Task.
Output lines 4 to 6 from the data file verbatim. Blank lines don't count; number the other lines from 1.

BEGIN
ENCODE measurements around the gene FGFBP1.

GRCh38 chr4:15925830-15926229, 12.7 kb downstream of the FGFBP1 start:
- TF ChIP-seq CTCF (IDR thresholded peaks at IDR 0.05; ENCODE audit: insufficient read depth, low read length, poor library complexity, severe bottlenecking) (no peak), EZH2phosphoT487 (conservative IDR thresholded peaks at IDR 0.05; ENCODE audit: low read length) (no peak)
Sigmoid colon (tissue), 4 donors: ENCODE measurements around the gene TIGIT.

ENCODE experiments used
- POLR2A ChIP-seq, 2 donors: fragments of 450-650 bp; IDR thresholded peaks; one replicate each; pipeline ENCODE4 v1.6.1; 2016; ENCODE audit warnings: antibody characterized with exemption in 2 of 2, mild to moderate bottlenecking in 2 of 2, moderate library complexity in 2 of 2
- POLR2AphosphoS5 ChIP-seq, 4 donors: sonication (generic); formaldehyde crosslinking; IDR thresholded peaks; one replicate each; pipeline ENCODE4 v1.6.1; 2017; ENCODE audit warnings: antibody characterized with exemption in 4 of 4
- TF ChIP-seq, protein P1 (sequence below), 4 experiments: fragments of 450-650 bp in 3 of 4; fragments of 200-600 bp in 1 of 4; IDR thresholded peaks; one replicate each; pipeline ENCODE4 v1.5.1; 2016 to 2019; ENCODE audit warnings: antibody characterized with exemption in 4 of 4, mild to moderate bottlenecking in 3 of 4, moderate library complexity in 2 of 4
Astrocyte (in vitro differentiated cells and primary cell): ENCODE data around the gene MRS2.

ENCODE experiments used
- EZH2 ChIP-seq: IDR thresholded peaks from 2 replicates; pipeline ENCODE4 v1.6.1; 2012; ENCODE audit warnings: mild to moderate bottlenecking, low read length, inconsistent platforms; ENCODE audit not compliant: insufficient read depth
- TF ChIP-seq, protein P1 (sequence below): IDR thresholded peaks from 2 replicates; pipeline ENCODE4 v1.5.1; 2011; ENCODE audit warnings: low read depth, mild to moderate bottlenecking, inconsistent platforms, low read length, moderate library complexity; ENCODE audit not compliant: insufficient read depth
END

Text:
Sigmoid colon (tissue), 4 donors: ENCODE measurements around the gene TIGIT.

ENCODE experiments used
- POLR2A ChIP-seq, 2 donors: fragments of 450-650 bp; IDR thresholded peaks; one replicate each; pipeline ENCODE4 v1.6.1; 2016; ENCODE audit warnings: antibody characterized with exemption in 2 of 2, mild to moderate bottlenecking in 2 of 2, moderate library complexity in 2 of 2